It’s also sensible enough to have anticipated (rather than in the UK where we see a trade-off over) strengthened regulation over room size and sub-letting – although given that increases in international students are widely accepted to be an exacerbater of the problem, ministers have flirted with restrictions on international recruitment, and commentary about and potential regulation over degrees taught in English making the country “too popular”, increasing temporary migration beyond city housing capacity as a result.
Despite the lack of affordable housing for students in big cities being a “deplorable state of affairs” for decades, the crisis appears to have caught the imagination of the popular press in Germany this year. A week or so ago Deutsche Welle reported that sharp rent increases and demand for camp sites are the inevitable symptoms of think-tank reports that the country faces a shortage of more than 700,000 apartments in Germany – especially in the affordable part of the market(s) – with international students identified as among those particularly impacted.
There is some action over the issue, however. In September the Social Democrat-Green-Free Democrat coalition Federal Chancellor Olaf Scholz announced a range of measures to stimulate activity in the building sector, including a controversial postponement of a new energy efficiency standard for new buildings and better terms for government-backed loans for housing.
There’s also “Junges Wohnen”, a dedicated federal and state government housing strategy for young people aimed at supporting the creation and modernisation of affordable housing for students. Backed by a subsidy of €500 million, it is said to be providing the largest amount of investment funding for student halls of residence since the 1970s.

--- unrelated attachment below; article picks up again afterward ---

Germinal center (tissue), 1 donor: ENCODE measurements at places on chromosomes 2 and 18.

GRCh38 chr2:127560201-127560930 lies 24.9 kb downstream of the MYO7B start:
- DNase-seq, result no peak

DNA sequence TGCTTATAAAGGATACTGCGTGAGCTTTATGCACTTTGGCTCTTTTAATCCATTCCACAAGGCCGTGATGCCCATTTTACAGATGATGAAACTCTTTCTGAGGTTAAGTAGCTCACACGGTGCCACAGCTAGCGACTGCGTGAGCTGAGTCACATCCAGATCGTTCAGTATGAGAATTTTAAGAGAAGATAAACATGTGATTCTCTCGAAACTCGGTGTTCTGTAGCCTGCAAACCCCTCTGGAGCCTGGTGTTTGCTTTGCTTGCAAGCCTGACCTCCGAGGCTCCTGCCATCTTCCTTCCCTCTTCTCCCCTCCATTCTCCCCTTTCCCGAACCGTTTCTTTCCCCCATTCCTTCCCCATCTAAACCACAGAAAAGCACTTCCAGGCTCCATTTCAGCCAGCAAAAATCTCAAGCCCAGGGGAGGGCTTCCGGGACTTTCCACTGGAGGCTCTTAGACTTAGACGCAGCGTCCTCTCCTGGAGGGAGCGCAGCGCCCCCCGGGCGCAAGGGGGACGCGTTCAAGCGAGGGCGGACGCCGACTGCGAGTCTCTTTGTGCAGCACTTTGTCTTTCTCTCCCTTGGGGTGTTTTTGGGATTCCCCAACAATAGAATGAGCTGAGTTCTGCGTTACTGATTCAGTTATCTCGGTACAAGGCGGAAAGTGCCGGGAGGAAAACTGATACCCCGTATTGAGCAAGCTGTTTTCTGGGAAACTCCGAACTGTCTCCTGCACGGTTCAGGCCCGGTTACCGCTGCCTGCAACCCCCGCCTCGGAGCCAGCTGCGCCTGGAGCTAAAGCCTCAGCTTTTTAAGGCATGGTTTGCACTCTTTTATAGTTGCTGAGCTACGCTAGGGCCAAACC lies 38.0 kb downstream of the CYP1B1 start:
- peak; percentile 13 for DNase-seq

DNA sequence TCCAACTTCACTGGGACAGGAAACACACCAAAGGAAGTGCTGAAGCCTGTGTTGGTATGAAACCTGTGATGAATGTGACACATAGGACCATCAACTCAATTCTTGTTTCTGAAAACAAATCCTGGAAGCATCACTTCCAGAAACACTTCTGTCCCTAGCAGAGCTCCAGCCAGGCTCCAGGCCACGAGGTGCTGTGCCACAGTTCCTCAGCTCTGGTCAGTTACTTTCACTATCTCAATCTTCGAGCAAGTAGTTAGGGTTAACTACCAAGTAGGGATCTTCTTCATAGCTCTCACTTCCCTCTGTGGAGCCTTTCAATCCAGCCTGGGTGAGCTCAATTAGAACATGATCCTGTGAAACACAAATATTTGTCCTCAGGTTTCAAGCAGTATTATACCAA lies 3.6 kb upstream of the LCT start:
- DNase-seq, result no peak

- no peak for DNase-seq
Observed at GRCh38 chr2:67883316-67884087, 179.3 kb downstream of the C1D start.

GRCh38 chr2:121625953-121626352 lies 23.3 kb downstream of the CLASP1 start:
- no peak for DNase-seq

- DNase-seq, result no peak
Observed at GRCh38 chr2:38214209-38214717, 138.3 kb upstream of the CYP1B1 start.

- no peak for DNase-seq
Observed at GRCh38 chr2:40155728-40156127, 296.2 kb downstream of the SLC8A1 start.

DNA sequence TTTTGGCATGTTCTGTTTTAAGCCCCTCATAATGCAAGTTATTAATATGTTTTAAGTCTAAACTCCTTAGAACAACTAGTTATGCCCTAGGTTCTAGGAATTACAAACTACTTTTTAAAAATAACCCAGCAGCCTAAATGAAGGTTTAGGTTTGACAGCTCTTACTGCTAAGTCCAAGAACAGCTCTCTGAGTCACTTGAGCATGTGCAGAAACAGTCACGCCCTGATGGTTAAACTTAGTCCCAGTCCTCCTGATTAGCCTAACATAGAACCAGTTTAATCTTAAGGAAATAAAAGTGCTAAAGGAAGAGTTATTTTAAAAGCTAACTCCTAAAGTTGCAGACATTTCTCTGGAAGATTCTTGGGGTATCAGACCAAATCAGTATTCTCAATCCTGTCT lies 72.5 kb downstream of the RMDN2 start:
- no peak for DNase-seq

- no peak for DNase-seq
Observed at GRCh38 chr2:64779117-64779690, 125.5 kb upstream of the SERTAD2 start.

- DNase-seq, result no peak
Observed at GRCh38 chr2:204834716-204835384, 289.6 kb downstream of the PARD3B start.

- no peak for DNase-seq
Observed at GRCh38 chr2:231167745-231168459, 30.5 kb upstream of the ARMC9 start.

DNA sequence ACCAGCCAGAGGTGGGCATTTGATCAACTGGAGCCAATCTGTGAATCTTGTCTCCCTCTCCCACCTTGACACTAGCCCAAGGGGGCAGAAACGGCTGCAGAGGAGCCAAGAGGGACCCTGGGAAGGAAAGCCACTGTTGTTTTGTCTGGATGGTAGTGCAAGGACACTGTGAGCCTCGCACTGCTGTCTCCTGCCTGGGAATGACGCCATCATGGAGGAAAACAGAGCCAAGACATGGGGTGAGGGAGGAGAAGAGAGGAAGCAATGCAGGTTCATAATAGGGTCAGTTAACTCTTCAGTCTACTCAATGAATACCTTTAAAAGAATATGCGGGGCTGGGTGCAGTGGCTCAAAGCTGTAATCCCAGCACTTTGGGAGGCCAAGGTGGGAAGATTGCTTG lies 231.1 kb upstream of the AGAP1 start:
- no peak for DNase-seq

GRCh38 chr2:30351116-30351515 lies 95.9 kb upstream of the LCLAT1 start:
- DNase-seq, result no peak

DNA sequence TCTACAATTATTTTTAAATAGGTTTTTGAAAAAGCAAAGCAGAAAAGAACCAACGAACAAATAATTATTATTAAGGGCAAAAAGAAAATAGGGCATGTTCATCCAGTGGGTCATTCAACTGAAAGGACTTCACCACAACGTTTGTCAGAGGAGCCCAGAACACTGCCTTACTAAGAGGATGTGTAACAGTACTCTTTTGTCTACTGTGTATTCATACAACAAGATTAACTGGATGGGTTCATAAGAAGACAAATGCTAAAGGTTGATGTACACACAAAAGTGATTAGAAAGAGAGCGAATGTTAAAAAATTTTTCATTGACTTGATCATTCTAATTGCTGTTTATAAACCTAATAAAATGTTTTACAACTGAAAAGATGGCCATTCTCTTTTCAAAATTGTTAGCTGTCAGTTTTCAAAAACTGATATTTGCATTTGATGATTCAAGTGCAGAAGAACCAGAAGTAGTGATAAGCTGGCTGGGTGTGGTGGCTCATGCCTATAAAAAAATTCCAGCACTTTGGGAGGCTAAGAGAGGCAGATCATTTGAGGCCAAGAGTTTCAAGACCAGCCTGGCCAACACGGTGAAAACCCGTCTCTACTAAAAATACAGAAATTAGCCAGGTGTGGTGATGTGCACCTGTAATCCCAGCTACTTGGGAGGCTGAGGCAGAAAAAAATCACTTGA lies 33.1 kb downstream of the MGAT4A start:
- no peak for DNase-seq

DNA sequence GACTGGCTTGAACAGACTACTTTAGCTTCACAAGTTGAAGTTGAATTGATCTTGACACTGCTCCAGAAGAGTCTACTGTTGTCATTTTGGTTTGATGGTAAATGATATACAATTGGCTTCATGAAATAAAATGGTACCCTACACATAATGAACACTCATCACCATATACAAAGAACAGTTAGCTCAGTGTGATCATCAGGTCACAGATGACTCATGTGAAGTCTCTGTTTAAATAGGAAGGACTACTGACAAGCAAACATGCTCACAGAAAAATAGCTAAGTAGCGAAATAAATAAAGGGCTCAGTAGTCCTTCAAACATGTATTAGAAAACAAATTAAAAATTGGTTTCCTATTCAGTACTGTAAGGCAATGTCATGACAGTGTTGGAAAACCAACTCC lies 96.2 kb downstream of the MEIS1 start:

Like many European countries, declining per-head funding has been leading universities to take on more non-EU international students – widely believed to be a key factor in acute student housing shortages across its key university cities that came to a head 4 or 5 years ago. In 2019 the Social Democratic Party proposed a “roof-over-the-head guarantee” for students, simultaneously suggesting providing municipalities with the tools and terms to build more permanent housing for youth.
That never quite made it into the resultant coalition’s programme, but since then the Danish government has capped international student recruitment, had a run at restricting university expansion to new cities that might benefit from the economic and educational stimulus, and has reduced English-language programmes by 25 per cent. A mix of both supply and demand side interventions is widely believed to have given the most impacted municipalities an opportunity to catch up – with planners in Copenhagen even advocating for a new island to ease the problems.